UN urgently needs money in Afghanistan, but struggles to find a solution
By Jonathan Landay and Michelle Nichols
WASHINGTON / NEW YORK, October 28 (Reuters) – The United Nations cannot get enough money in Afghanistan to provide humanitarian aid to millions of people on the brink of famine and is struggling to develop options to help stabilize the collapsing economy, said UN officials.
Ultimately, political solutions are needed, a senior UN official told Reuters on condition of anonymity, an apparent reference to sanctions relief and for governments and institutions to release billions of dollars. Afghan assets held abroad.
Meanwhile, UN agencies are scrambling to find ways to send large amounts of U.S. dollars to Afghanistan to tackle a liquidity crunch that has set in since the Taliban toppled the government-backed government. ‘West in August. The UN official shared with Reuters some of the suggested options.
The delivery of US dollars to Afghanistan has stopped since Islamist militants took power and if countries or international financial institutions do not step up their efforts, the United Nations may have to fill the void, the government said. responsible.
One suggested option is to use the Afghanistan International Bank, which could bring in and store money, but there are insurance issues, the UN official said.
The United Nations is also aware that neither option will work and that several ways of getting enough money in Afghanistan are needed, the official said.
UN Secretary General Antonio Guterres has called on the International Monetary Fund to accept waivers or mechanisms to send money to Afghanistan. The IMF blocked the Taliban from accessing some $ 440 million in new emergency reserves.
Much of the Afghan central bank’s $ 10 billion in overseas assets have also been frozen, most of it in the United States. The US Treasury said there were no plans to release the money.
“We have to work together to revive the economy and help people survive,” Guterres said Wednesday. “Injecting liquidity into the Afghan economy can be done without violating international laws or compromising principles. “
STEALING MONEY NOT YET ON TABLE
The United Nations has repeatedly warned that the Afghan economy is on the brink of collapse and will likely fuel a refugee crisis further.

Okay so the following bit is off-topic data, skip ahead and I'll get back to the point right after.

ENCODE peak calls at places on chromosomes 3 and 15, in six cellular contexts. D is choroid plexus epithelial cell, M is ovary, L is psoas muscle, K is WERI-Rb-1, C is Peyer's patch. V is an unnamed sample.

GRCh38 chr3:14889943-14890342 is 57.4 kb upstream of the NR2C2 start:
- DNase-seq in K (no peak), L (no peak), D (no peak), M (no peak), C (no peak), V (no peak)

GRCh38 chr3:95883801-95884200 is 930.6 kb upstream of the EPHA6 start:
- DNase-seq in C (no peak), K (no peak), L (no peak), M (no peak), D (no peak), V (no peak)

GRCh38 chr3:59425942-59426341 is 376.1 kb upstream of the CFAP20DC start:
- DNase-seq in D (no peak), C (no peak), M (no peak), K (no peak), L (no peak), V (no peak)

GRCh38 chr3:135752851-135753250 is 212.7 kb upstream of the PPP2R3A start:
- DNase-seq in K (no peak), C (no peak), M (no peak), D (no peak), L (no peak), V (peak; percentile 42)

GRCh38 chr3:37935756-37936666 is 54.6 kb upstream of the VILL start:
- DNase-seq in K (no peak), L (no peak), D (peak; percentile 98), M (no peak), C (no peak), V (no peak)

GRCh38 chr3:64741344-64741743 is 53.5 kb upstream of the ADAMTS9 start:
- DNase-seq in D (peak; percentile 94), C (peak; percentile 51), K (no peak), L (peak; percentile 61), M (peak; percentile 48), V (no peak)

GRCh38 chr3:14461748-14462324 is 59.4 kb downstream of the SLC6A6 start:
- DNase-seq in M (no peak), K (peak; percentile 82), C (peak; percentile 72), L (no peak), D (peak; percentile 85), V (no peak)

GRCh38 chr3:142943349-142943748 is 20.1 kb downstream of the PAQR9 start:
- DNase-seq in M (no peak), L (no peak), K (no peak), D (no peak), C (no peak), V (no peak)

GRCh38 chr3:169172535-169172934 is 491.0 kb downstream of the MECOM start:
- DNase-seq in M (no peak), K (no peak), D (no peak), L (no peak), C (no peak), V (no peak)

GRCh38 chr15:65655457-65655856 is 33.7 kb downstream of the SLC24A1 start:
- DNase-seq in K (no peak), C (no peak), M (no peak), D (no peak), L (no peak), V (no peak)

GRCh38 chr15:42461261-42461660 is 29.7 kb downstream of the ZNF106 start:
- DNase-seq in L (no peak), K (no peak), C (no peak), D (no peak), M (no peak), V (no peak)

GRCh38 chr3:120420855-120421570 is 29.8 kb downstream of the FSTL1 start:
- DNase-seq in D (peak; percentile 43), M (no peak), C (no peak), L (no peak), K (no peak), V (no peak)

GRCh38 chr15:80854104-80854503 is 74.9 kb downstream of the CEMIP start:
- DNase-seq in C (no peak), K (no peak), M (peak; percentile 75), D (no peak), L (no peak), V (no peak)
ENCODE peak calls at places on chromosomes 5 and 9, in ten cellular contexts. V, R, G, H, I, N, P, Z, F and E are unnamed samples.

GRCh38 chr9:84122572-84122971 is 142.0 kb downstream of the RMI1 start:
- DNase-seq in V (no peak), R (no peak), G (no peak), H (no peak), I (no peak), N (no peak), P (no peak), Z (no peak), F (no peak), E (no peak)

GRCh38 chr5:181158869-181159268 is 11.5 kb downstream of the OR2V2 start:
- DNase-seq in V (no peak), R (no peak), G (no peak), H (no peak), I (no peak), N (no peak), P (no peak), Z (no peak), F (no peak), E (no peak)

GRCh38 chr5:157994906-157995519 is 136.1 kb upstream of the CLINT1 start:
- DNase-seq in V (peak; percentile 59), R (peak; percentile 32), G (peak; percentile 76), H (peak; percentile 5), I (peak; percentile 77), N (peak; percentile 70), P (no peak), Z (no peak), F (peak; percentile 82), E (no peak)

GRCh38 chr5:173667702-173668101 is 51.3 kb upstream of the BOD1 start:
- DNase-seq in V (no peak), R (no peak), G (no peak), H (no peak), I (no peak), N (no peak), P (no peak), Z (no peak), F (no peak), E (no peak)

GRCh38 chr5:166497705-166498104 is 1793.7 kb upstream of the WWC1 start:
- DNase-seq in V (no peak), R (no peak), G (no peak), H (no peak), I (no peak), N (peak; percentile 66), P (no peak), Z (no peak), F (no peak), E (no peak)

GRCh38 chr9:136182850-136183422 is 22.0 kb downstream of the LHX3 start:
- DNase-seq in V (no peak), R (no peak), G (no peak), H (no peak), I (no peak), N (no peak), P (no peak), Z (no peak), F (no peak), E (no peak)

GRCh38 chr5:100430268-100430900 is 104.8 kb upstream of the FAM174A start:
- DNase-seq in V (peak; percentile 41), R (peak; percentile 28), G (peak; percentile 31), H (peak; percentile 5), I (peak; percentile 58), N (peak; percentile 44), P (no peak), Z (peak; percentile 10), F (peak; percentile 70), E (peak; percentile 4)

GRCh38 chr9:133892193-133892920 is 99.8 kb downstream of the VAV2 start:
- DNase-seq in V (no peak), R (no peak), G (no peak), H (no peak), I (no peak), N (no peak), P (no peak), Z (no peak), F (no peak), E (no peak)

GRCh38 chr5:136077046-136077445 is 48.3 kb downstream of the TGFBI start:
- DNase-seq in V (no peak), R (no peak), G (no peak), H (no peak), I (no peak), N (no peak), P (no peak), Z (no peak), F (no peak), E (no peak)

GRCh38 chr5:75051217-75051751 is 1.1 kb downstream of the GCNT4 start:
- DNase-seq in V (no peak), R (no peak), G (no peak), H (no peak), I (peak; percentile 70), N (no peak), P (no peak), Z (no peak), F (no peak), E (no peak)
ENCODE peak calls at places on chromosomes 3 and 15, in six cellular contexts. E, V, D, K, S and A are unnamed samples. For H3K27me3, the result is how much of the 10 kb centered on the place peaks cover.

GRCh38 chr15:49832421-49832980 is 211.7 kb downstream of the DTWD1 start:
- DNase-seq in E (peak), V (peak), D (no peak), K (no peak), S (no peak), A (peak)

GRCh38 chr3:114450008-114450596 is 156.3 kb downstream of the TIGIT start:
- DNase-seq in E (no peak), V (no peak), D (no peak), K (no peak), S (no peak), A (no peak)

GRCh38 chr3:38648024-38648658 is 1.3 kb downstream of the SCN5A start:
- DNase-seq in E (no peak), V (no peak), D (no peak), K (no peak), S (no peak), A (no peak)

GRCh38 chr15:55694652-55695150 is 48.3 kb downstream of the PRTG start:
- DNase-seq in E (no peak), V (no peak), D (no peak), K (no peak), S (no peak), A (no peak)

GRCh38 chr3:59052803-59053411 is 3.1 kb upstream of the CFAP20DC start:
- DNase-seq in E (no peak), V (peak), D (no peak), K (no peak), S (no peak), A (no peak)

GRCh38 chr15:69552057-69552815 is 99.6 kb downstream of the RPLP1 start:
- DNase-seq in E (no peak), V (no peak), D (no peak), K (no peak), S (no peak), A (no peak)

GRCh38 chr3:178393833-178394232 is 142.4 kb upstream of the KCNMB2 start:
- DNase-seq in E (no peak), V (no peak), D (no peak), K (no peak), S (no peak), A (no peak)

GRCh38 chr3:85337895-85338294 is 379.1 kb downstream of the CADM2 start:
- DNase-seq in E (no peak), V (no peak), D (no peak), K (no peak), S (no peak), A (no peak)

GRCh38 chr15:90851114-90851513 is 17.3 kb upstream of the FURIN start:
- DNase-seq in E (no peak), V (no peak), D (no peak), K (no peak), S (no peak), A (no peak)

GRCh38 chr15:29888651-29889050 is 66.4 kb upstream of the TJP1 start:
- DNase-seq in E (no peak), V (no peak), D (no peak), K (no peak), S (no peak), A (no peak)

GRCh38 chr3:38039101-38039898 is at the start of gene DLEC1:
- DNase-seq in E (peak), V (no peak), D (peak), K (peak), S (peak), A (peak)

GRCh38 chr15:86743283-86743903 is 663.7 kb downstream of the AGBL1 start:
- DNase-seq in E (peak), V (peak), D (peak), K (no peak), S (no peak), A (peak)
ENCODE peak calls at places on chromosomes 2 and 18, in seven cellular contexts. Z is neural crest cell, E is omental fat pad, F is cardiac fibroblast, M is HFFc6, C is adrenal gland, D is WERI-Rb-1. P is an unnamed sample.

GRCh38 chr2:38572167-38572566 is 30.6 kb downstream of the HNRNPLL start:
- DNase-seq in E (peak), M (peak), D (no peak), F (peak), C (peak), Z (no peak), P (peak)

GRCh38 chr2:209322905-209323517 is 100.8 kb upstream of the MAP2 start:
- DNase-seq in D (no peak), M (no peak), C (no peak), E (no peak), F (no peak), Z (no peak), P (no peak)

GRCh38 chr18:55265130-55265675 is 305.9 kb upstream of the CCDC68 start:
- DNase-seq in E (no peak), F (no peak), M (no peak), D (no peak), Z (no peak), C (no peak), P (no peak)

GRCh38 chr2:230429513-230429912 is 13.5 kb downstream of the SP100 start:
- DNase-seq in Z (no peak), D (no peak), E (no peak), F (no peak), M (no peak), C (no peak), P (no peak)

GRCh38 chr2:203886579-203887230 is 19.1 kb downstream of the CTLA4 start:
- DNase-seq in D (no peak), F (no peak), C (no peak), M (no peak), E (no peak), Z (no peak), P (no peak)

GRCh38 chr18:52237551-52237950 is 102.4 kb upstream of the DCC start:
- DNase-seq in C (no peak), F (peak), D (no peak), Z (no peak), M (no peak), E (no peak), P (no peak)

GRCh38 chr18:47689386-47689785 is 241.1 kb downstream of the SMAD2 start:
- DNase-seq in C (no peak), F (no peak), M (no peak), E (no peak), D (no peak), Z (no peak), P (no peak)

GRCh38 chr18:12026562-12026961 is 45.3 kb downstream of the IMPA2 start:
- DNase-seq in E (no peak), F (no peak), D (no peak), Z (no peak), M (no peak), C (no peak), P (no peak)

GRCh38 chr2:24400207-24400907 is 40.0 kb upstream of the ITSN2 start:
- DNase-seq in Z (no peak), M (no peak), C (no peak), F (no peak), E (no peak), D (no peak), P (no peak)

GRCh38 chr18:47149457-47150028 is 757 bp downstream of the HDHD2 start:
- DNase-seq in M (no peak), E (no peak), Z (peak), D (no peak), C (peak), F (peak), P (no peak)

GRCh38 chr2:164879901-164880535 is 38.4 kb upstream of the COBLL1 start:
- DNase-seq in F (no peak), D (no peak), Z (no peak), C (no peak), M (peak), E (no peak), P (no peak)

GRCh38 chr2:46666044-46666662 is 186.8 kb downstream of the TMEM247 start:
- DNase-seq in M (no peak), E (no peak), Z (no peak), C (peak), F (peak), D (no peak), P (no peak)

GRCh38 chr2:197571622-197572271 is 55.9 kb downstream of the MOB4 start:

Asked about the UN’s efforts to send money to Afghanistan, Mary-Ellen McGroarty, head of the World Food Program in Afghanistan, told reporters Tuesday: Country is not yet on the table. “
“What we are using at the moment is the limited liquidity that is in the country,” she said. “But the more it goes on… we find it getting harder and harder.”
Some 8.7 million people are “one step away from starvation,” McGroarty said, adding: “There is a tsunami of misery, incredible suffering and hunger that is spiraling out of control.”
The Taliban face increasing international pressure for an inclusive and representative Afghan government and for respect for human rights, especially those of women and girls in return for international recognition and the release of aid and reserves .
Donors and institutions are also seeking to avoid encountering unilateral UN sanctions against the Taliban.
The UN calls on countries “to provide humanitarian financial exemptions to allow funds to reach aid organizations in the country,” UN spokesman Stéphane Dujarric said, without naming names.
UN agencies and aid groups currently use informal money transfer networks – known as hawalas – and small amounts of money in banks to pay staff salaries and others. smaller-scale purchases, Dujarric told Reuters.
“These modalities, however, are not sufficient for large-scale operations requiring cash payments or in-country cash assistance,” Dujarric said, adding that the United Nations was discussing with international financial institutions to find a solution that would allow to expand aid operations.
A key part of the UN’s plans to get money into Afghanistan is to provide money directly to poor Afghan families.
(Reporting by Jonathan Landay in Washington and Michelle Nichols in New York; Editing by Mary Milliken and Grant McCool)
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